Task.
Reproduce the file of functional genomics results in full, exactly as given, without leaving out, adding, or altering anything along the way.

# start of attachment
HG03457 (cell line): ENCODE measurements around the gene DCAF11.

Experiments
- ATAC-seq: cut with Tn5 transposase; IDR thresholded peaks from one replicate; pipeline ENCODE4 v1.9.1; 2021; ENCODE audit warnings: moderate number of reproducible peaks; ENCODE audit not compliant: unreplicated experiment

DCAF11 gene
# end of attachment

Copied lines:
HG03457 (cell line): ENCODE measurements around the gene DCAF11.

Experiments
- ATAC-seq: cut with Tn5 transposase; IDR thresholded peaks from one replicate; pipeline ENCODE4 v1.9.1; 2021; ENCODE audit warnings: moderate number of reproducible peaks; ENCODE audit not compliant: unreplicated experiment

DCAF11 gene